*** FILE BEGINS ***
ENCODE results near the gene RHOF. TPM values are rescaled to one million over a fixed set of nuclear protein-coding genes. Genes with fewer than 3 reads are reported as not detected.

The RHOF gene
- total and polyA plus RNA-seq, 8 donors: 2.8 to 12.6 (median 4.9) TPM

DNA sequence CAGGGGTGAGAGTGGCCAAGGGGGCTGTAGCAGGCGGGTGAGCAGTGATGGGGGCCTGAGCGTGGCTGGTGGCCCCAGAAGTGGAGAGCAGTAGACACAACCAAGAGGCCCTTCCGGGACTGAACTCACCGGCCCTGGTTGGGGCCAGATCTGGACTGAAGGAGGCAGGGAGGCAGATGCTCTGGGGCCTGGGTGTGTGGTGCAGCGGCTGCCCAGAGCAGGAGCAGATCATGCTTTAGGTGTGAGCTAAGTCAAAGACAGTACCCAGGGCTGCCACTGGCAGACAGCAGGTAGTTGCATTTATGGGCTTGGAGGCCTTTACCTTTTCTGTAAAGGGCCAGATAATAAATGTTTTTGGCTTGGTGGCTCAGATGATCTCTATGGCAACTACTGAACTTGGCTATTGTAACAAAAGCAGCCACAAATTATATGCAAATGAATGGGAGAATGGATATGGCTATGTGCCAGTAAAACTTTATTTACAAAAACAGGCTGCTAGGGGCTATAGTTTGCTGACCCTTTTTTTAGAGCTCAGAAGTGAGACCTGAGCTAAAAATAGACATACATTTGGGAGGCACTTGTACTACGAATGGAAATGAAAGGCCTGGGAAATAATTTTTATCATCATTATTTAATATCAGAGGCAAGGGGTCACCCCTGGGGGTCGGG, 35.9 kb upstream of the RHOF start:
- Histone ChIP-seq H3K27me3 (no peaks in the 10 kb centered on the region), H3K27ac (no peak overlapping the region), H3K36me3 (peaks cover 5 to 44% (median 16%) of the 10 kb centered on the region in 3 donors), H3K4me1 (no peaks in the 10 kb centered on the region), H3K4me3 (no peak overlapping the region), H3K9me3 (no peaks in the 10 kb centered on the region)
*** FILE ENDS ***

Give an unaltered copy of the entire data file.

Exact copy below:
ENCODE results near the gene RHOF. TPM values are rescaled to one million over a fixed set of nuclear protein-coding genes. Genes with fewer than 3 reads are reported as not detected.

The RHOF gene
- total and polyA plus RNA-seq, 8 donors: 2.8 to 12.6 (median 4.9) TPM

DNA sequence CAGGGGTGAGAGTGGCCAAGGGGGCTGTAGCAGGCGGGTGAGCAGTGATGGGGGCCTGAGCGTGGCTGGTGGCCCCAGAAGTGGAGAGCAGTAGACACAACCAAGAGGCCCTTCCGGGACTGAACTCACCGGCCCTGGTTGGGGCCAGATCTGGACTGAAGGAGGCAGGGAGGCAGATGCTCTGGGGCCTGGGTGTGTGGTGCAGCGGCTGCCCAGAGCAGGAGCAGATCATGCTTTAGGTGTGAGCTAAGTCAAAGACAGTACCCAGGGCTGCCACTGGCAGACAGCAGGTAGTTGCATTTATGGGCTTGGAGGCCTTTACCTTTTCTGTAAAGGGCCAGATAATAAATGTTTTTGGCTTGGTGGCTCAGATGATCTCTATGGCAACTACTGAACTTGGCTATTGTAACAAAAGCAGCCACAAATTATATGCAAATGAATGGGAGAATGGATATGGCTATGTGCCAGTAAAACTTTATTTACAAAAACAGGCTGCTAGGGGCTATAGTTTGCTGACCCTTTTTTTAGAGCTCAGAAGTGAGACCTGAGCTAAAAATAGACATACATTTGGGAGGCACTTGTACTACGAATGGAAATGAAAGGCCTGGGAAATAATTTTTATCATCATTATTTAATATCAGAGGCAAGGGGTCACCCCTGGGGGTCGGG, 35.9 kb upstream of the RHOF start:
- Histone ChIP-seq H3K27me3 (no peaks in the 10 kb centered on the region), H3K27ac (no peak overlapping the region), H3K36me3 (peaks cover 5 to 44% (median 16%) of the 10 kb centered on the region in 3 donors), H3K4me1 (no peaks in the 10 kb centered on the region), H3K4me3 (no peak overlapping the region), H3K9me3 (no peaks in the 10 kb centered on the region)